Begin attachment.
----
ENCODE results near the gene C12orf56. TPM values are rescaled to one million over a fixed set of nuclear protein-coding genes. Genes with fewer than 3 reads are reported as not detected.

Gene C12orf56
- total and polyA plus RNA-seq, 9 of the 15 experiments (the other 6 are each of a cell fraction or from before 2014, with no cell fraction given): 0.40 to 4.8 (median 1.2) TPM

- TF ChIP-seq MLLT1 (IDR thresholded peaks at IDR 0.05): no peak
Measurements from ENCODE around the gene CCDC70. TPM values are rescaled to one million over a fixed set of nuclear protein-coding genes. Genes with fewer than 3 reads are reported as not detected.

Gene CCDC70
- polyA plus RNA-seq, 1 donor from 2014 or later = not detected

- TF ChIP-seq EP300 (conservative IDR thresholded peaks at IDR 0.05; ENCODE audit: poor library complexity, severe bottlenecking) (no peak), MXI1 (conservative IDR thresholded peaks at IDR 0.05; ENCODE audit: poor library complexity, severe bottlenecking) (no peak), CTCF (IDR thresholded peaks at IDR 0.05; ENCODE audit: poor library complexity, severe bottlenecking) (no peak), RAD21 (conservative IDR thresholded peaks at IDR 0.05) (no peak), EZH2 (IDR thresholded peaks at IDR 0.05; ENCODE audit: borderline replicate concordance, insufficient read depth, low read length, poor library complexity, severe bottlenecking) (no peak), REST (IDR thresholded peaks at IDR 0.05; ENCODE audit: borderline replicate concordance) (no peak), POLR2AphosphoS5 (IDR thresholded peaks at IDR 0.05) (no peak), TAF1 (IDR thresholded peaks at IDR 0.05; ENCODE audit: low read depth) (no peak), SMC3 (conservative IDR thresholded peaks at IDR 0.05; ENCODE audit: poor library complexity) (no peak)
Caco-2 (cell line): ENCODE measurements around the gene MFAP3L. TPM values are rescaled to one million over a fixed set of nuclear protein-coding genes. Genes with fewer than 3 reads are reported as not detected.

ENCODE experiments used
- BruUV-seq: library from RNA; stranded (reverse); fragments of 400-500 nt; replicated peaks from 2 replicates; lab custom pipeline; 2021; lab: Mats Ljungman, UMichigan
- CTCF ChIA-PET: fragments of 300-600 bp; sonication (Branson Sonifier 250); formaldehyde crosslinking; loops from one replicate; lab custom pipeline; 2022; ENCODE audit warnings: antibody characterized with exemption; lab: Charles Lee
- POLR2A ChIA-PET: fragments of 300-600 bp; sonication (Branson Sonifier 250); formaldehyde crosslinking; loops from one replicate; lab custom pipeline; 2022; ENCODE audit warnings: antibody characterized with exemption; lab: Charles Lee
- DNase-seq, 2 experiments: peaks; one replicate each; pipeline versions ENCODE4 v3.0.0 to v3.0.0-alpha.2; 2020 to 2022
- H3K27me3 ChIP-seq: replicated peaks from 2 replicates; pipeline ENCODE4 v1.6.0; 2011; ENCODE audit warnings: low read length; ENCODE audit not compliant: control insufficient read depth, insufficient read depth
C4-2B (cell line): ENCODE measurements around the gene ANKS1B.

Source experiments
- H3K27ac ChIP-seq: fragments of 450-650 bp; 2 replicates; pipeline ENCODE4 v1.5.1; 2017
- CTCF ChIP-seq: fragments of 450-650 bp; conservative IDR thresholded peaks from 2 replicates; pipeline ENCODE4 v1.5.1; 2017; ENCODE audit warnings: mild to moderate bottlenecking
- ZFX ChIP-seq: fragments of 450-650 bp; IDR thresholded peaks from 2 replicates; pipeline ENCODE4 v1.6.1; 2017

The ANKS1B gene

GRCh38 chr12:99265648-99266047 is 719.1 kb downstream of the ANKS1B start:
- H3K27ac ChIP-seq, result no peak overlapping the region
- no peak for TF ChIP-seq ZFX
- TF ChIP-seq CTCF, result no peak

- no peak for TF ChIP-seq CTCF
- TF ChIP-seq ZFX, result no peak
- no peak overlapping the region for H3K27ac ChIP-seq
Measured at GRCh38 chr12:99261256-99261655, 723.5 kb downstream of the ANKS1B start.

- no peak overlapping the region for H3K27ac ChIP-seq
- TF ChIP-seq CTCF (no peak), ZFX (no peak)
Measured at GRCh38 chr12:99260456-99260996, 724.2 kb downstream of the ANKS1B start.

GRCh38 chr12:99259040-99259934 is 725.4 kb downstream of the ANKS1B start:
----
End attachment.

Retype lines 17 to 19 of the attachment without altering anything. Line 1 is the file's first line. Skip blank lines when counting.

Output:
Source experiments
- H3K27ac ChIP-seq: fragments of 450-650 bp; 2 replicates; pipeline ENCODE4 v1.5.1; 2017
- CTCF ChIP-seq: fragments of 450-650 bp; conservative IDR thresholded peaks from 2 replicates; pipeline ENCODE4 v1.5.1; 2017; ENCODE audit warnings: mild to moderate bottlenecking